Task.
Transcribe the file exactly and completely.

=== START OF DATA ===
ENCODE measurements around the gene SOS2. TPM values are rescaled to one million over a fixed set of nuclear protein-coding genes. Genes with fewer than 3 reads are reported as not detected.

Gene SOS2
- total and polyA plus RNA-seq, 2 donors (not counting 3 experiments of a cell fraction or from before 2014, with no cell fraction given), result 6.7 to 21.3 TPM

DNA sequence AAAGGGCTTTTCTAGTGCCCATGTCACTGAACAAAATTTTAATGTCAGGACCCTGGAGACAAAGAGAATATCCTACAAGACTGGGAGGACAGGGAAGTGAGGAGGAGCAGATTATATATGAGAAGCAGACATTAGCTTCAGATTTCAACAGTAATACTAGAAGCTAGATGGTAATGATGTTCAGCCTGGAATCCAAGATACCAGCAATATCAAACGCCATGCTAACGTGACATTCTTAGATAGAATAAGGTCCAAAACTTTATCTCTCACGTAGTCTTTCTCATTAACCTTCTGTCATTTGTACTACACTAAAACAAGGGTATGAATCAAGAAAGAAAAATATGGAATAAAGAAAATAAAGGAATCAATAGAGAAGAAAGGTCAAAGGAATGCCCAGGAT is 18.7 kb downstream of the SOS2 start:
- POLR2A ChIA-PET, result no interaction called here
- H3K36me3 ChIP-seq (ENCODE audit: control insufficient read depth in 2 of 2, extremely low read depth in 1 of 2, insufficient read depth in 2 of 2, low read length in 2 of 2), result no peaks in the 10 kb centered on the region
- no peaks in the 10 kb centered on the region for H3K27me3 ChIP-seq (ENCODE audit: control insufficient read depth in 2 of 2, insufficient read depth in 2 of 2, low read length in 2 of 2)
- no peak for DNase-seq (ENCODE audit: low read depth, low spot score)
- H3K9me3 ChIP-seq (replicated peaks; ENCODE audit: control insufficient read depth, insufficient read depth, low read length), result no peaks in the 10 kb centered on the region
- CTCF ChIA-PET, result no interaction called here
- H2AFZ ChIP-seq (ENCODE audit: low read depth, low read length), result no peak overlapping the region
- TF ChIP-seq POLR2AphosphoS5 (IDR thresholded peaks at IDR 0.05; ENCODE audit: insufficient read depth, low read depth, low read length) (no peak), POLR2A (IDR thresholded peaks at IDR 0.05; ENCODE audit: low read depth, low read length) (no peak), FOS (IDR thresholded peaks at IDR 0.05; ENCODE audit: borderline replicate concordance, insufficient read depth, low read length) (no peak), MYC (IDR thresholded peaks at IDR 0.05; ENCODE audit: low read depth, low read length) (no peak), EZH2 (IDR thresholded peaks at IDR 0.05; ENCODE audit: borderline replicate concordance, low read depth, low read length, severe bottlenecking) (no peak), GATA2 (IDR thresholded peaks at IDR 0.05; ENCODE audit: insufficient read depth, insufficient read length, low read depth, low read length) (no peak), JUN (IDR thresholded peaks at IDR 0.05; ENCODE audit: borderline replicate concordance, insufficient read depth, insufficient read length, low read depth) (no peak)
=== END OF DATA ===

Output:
ENCODE measurements around the gene SOS2. TPM values are rescaled to one million over a fixed set of nuclear protein-coding genes. Genes with fewer than 3 reads are reported as not detected.

Gene SOS2
- total and polyA plus RNA-seq, 2 donors (not counting 3 experiments of a cell fraction or from before 2014, with no cell fraction given), result 6.7 to 21.3 TPM

DNA sequence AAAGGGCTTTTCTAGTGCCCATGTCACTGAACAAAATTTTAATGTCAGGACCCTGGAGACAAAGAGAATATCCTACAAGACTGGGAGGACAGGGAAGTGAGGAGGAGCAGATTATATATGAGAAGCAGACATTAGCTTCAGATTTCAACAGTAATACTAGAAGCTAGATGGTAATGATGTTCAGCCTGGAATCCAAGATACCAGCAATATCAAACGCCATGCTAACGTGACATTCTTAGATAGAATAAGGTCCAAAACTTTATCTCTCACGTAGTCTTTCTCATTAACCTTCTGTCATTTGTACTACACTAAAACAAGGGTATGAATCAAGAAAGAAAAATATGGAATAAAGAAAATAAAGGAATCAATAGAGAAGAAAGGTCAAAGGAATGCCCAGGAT is 18.7 kb downstream of the SOS2 start:
- POLR2A ChIA-PET, result no interaction called here
- H3K36me3 ChIP-seq (ENCODE audit: control insufficient read depth in 2 of 2, extremely low read depth in 1 of 2, insufficient read depth in 2 of 2, low read length in 2 of 2), result no peaks in the 10 kb centered on the region
- no peaks in the 10 kb centered on the region for H3K27me3 ChIP-seq (ENCODE audit: control insufficient read depth in 2 of 2, insufficient read depth in 2 of 2, low read length in 2 of 2)
- no peak for DNase-seq (ENCODE audit: low read depth, low spot score)
- H3K9me3 ChIP-seq (replicated peaks; ENCODE audit: control insufficient read depth, insufficient read depth, low read length), result no peaks in the 10 kb centered on the region
- CTCF ChIA-PET, result no interaction called here
- H2AFZ ChIP-seq (ENCODE audit: low read depth, low read length), result no peak overlapping the region
- TF ChIP-seq POLR2AphosphoS5 (IDR thresholded peaks at IDR 0.05; ENCODE audit: insufficient read depth, low read depth, low read length) (no peak), POLR2A (IDR thresholded peaks at IDR 0.05; ENCODE audit: low read depth, low read length) (no peak), FOS (IDR thresholded peaks at IDR 0.05; ENCODE audit: borderline replicate concordance, insufficient read depth, low read length) (no peak), MYC (IDR thresholded peaks at IDR 0.05; ENCODE audit: low read depth, low read length) (no peak), EZH2 (IDR thresholded peaks at IDR 0.05; ENCODE audit: borderline replicate concordance, low read depth, low read length, severe bottlenecking) (no peak), GATA2 (IDR thresholded peaks at IDR 0.05; ENCODE audit: insufficient read depth, insufficient read length, low read depth, low read length) (no peak), JUN (IDR thresholded peaks at IDR 0.05; ENCODE audit: borderline replicate concordance, insufficient read depth, insufficient read length, low read depth) (no peak)